“Yeah,” Rory said. I continued staring at the screen as they talked around me. “If it continues, Lexie is going to experience balance issues, walking difficulties, and her fine motor skills will disappear. As more tissue dies off, her basic motor functions will go. Beyond that…” —the doctor sighed— “involuntary responses such as breathing will deteriorate until she will need a ventilator to breathe for her. Eventually her heart will stop, but by then the damage will be so severe that you won’t recognize her as Lexie anymore.” “So, if the damage stops?” Rory asked. “It depends on what stage Lexie is in when it stops,” Peltier hedged. “We need to make some decisions about treatment; how aggressive are we going to be, where her limit is, what does she want to do? And we need to make them now.” The guys… my chest burned.

“Last time you said there wasn’t a treatment, what changed?” Rory asked. “We don’t know what is causing this. All her tests are clean. I have consulted with a neurosurgeon in Missoula about Lexie’s case. He might be able to remove the dead tissue and stop the progress,” Dr. Peltier explained. “It’s the only treatment available that he thinks will have any kind of effect.” I swallowed hard. “How much time does she have to make these decisions?” Rory’s voice was calm. “This week.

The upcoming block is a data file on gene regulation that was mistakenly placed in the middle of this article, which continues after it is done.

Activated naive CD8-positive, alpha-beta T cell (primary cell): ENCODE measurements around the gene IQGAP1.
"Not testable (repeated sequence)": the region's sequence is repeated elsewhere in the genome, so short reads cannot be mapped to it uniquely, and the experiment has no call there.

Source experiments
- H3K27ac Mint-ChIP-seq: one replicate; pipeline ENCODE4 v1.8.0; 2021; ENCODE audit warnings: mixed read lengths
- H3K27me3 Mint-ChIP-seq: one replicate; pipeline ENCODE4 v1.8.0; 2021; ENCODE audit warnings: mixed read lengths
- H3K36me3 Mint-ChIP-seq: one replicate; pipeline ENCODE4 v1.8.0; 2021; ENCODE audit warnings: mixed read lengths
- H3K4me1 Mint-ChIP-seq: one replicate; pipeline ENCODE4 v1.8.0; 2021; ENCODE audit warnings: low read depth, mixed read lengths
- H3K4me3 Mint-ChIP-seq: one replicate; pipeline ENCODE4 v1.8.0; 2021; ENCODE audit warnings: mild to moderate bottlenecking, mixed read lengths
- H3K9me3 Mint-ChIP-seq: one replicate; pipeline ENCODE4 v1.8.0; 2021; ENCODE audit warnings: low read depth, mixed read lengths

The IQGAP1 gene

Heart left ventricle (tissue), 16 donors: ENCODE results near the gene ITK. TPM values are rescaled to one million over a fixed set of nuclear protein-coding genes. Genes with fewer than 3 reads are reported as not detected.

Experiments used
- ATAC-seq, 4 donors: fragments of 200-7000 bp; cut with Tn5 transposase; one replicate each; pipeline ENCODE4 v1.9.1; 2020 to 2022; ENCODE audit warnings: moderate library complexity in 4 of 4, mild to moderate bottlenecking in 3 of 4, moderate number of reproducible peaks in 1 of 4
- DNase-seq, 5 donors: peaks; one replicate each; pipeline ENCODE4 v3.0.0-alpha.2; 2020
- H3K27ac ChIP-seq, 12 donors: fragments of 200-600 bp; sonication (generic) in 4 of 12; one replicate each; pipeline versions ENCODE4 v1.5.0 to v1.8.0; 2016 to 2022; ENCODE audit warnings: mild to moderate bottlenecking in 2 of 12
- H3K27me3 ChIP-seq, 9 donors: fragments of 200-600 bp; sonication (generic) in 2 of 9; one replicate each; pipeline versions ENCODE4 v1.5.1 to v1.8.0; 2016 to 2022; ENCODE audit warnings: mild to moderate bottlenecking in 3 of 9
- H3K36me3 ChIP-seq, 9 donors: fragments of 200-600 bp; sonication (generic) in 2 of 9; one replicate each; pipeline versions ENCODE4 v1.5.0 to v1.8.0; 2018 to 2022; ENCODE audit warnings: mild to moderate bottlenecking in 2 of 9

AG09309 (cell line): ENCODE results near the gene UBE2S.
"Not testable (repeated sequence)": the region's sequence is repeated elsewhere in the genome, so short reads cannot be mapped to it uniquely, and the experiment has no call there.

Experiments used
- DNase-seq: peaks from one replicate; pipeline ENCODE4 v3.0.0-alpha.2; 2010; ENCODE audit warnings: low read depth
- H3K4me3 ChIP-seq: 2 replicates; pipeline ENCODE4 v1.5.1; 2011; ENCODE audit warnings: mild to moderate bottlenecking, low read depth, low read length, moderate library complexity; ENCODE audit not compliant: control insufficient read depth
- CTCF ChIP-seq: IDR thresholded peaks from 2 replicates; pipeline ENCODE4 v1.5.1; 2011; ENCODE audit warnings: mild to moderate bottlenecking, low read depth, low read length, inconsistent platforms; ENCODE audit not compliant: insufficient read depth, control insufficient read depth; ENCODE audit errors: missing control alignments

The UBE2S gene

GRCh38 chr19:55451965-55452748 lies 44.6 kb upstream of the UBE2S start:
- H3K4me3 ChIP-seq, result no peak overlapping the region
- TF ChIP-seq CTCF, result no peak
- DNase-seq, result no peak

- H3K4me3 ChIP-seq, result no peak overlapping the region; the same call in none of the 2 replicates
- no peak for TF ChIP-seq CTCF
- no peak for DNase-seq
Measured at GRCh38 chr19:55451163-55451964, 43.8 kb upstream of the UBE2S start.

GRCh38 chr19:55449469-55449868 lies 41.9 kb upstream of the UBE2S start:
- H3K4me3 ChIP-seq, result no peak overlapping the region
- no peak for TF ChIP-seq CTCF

If she wants to try surgery we need her scheduled as soon as possible,” Peltier explained. No. No. No. This was not happening. My pulse pounded in my ears. I started to shake my head. “There’s gotta be a mistake, doc. I feel fine.” Dr.

Peltier’s gaze met mine. “There isn’t.” He moved to the side of the screen showing my MRI results. He pointed at the dot. “You can see for yourself. The lesion of necrotic tissue has grown.” “Then they made a mistake at the hospital,” I tried again. “That’s not my scan.” “Lexie…” Rory’s gentle voice had me turning my head. “No!” I snapped as I shoved off the table and stormed out of the room and then out of the office.